Between 1980 and 2001, the average age at which an investigator first obtained NIH R01 funding rose by almost 6 years (I won’t tell you what that age currently is, because I don’t want to depress you.) Yet the NIH website states,
“New investigators are the innovators of the future – they bring fresh ideas and technologies to existing biomedical research problems, and they pioneer new areas of investigation. Entry of new investigators into the ranks of independent, NIH-funded researchers is essential to the health of this country’s biomedical research enterprise.”
So what is NIH doing to help New Investigators break into the field? And what the heck IS a New Investigator, anyway?
The NIH defines a “New Investigator” as a Program Director/Principal Investigator (PD/PI) who has not previously competed successfully as PD/PI for a substantial NIH independent research award. (i.e., R01s, but not R03s and R21s.) During the hay day from 1998-2003, when the NIH budget doubled, 25% of R01 recipients were New Investigators. That number has been steadily declining since 2003. In order to address that decline, one of the policies NIH implemented concerns how New Investigators are treated at scientific review. The NIH website states,
“In order to address both the duration of training and to protect the flux of new investigators, the NIH announced a new policy in fiscal year 2009 involving the identification of Early Stage Investigators (ESIs). ESIs are New Investigators who are within 10 years of completing their terminal research degree or within 10 years of completing their medical residency at the time they apply for R01 grants. Applications from ESIs will be given special consideration during peer review and at the time of funding. Peer reviewers will be instructed to focus more on the proposed approach than on the track record, and to expect less preliminary data than would be provided by an established investigator.”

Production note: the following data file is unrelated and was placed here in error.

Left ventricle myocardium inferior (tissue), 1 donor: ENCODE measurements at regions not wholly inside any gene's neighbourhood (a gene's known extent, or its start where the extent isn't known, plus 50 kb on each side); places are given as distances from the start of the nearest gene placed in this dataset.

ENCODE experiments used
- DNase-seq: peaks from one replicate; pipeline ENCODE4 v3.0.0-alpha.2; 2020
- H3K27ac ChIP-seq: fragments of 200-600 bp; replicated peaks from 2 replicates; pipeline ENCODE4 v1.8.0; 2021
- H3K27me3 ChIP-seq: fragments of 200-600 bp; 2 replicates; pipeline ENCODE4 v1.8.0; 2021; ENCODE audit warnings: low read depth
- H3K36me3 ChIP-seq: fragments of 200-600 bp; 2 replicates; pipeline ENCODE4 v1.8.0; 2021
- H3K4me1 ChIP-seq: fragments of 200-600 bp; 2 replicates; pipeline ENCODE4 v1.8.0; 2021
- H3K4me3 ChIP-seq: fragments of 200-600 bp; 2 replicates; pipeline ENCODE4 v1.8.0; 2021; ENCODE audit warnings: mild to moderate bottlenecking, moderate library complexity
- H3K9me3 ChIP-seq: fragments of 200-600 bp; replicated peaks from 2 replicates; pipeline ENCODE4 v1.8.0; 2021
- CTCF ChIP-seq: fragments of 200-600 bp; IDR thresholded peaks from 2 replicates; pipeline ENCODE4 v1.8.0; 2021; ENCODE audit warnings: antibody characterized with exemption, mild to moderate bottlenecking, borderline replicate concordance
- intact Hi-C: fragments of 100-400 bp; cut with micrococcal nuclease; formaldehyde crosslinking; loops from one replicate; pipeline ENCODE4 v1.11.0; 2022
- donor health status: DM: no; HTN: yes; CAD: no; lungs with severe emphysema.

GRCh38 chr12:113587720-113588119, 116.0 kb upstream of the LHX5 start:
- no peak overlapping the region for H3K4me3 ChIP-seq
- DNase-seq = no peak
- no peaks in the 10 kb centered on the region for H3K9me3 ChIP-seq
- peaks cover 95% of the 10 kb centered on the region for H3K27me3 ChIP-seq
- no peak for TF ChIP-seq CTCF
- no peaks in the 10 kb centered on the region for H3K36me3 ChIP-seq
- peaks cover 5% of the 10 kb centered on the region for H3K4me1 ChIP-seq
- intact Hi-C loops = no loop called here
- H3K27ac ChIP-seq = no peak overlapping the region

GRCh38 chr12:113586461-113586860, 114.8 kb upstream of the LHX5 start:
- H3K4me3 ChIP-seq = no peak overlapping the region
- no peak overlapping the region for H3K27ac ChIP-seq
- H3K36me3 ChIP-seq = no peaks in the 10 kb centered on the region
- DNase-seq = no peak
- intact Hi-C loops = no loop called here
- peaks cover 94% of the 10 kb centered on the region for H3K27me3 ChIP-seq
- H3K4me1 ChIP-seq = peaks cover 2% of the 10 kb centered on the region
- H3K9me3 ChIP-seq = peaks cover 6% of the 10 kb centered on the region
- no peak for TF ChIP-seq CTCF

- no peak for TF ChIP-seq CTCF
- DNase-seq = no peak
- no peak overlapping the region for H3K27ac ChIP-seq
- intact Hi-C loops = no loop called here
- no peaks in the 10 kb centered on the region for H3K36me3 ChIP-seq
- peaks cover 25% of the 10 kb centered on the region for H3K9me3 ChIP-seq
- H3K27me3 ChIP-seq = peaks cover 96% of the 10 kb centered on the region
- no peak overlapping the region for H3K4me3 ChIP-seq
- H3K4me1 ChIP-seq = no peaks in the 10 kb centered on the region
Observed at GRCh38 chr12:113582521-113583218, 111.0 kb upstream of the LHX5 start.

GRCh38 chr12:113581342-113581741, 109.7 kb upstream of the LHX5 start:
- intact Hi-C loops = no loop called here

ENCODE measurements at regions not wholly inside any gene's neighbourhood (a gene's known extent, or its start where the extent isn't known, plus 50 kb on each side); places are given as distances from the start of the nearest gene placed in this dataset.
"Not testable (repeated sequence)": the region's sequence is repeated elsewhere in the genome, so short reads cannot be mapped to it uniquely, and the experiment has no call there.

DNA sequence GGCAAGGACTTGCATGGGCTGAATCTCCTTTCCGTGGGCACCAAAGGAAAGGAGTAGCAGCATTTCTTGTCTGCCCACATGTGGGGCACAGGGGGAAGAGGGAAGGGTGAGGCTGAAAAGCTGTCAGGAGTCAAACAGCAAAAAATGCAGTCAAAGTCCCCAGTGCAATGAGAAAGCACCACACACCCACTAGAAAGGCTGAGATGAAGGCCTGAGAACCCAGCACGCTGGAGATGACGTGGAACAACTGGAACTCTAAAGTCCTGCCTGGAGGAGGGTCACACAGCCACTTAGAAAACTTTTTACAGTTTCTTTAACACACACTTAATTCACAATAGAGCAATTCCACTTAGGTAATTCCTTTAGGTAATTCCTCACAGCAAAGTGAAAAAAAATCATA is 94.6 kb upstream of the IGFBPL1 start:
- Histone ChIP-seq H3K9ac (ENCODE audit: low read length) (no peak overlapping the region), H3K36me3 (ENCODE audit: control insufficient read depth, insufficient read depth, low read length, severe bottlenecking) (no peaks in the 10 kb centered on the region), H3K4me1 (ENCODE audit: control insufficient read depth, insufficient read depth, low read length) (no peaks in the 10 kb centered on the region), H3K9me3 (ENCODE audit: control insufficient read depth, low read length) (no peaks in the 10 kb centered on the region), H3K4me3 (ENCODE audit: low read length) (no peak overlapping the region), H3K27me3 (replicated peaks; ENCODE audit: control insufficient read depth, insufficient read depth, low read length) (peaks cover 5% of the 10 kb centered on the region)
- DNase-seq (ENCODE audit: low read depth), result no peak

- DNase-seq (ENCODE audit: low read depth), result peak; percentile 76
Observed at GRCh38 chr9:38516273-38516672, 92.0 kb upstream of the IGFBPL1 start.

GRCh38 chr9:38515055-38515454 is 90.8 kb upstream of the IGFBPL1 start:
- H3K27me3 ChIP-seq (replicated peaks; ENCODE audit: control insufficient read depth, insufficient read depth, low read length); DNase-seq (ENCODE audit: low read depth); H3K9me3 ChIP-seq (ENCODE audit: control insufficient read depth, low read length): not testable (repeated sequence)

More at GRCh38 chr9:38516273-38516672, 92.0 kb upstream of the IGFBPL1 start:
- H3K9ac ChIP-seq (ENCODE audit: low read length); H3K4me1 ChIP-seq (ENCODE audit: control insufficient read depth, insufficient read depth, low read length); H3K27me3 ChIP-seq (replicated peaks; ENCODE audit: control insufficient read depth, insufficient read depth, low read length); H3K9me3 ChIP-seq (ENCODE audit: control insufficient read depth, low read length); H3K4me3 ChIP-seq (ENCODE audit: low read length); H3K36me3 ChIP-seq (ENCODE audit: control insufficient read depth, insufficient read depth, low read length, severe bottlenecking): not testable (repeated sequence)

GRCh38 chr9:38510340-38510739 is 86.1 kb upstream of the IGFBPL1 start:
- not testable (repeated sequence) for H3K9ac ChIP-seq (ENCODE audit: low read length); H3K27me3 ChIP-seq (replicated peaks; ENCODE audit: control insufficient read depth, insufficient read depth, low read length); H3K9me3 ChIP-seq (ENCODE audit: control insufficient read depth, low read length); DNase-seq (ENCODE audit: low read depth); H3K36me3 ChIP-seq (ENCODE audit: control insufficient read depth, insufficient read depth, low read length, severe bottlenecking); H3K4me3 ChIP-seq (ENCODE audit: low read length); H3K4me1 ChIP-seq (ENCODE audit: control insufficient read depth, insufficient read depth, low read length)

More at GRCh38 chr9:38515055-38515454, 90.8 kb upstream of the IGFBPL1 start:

It is difficult to find language on the NIH website that provides an operational definition of “special consideration during peer review and at the time of funding.” But word on the street is that the funding line can be as much as five percentile points higher for ESIs. So, for example, if a given Institute is funding 12% of applicants on a specific FOA, then 17% of ESIs will be funded. The original NIH Notice concerning the creation of ESI status and the favored position they would enjoy at review states, “Early Stage Investigators should comprise a majority of the New Investigators supported” under this policy. “Where possible, New Investigator applications will be clustered during review.”
Naturally it pays to take advantage of this window of opportunity in your career and work to land an R01 before your ESI status runs out. Conventional wisdom states that ESI status is eliminated after you land your first R01. So if you are lucky enough to be within 10 years of your terminal degree when writing a competing renewal (ie, your first R01 has run out and you are trying to land another one), supposedly you will be thrown into the pool with the big sharks and will have to compete like everyone else, with the same funding lines. However, last year I had a client who was in just that situation—writing an R01 competing renewal, but also less than ten years from her terminal degree. Her R01 competing renewal score was 16%. As a non-ESI at her primary Institute, she was not eligible for funding. However, this shrewd investigator found out that another major institute that was relevant to her work recognized ESI status on R01 competing renewals—so she switched assignment and obtained funding as an ESI at that institute.
The take-home message, as always: It pays to call around and speak to Program Officers at NIH. Many “rules” are not consistent across institutes, and a great many within Institutes are not written in stone. You never know unless you ask…
For more information about New Investigators and Early Stage Investigators, visit: NIH’s Frequently asked questions about NI/ESI.